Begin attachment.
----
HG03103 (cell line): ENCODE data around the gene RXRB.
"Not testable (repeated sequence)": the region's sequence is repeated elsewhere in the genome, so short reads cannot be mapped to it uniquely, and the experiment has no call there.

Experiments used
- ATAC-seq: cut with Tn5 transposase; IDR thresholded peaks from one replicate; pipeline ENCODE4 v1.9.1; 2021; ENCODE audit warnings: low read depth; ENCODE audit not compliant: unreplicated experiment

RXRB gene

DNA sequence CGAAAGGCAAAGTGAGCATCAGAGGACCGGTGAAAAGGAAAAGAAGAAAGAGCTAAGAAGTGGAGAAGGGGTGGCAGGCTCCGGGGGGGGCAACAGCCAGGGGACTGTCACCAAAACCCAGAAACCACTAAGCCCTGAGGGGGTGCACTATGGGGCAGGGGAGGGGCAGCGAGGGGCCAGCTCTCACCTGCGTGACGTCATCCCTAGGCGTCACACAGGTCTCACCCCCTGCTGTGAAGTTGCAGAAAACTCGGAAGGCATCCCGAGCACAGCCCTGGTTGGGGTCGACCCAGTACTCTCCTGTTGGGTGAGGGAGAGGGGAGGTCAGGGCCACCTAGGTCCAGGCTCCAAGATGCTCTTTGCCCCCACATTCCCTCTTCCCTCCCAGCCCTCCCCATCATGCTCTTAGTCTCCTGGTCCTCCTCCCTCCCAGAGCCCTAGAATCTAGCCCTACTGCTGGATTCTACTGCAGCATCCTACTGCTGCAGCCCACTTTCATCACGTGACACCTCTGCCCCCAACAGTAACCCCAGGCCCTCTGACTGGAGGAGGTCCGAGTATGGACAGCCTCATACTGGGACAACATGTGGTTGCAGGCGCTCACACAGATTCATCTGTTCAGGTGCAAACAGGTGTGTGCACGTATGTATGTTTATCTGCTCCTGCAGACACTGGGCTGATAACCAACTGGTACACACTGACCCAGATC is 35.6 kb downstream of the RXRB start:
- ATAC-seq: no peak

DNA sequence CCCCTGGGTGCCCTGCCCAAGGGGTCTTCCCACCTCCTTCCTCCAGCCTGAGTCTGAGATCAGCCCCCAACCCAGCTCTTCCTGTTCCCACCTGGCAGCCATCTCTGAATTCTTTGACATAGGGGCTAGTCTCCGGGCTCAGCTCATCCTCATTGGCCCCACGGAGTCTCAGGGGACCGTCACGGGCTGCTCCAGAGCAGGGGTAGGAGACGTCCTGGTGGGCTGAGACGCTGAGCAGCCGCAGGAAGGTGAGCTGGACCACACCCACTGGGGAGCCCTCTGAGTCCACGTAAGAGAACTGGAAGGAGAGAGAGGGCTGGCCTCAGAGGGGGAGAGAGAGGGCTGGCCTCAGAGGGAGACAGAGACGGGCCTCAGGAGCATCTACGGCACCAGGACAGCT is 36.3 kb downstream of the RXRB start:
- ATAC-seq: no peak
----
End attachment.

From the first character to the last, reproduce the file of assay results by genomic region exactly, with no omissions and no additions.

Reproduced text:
HG03103 (cell line): ENCODE data around the gene RXRB.
"Not testable (repeated sequence)": the region's sequence is repeated elsewhere in the genome, so short reads cannot be mapped to it uniquely, and the experiment has no call there.

Experiments used
- ATAC-seq: cut with Tn5 transposase; IDR thresholded peaks from one replicate; pipeline ENCODE4 v1.9.1; 2021; ENCODE audit warnings: low read depth; ENCODE audit not compliant: unreplicated experiment

RXRB gene

DNA sequence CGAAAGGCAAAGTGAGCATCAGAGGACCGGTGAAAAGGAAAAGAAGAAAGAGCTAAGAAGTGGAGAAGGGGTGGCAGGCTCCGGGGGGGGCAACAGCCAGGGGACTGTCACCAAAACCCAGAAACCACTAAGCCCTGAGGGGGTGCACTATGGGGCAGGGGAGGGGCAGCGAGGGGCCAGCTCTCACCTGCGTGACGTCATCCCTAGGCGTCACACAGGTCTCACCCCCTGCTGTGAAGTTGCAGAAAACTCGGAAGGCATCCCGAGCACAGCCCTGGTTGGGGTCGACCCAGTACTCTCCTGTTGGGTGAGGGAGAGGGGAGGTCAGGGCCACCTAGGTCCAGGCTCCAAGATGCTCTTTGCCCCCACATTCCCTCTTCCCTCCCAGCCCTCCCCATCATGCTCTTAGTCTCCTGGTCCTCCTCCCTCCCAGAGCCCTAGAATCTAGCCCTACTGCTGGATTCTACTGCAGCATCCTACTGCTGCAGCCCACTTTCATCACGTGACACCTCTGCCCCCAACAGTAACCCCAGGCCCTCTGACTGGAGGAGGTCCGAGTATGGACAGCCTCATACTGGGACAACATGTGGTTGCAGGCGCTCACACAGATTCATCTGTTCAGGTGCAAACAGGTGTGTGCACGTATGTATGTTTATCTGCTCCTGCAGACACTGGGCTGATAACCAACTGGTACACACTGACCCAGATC is 35.6 kb downstream of the RXRB start:
- ATAC-seq: no peak

DNA sequence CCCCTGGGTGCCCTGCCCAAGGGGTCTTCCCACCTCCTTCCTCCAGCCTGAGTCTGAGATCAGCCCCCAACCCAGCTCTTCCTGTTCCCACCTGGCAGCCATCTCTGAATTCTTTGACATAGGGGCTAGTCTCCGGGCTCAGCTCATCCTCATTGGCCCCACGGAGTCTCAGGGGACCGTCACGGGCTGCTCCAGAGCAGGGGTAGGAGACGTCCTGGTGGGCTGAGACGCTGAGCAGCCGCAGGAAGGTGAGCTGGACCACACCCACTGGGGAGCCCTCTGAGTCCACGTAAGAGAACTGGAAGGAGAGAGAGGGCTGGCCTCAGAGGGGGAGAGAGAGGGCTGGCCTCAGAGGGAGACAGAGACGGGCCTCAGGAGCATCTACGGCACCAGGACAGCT is 36.3 kb downstream of the RXRB start:
- ATAC-seq: no peak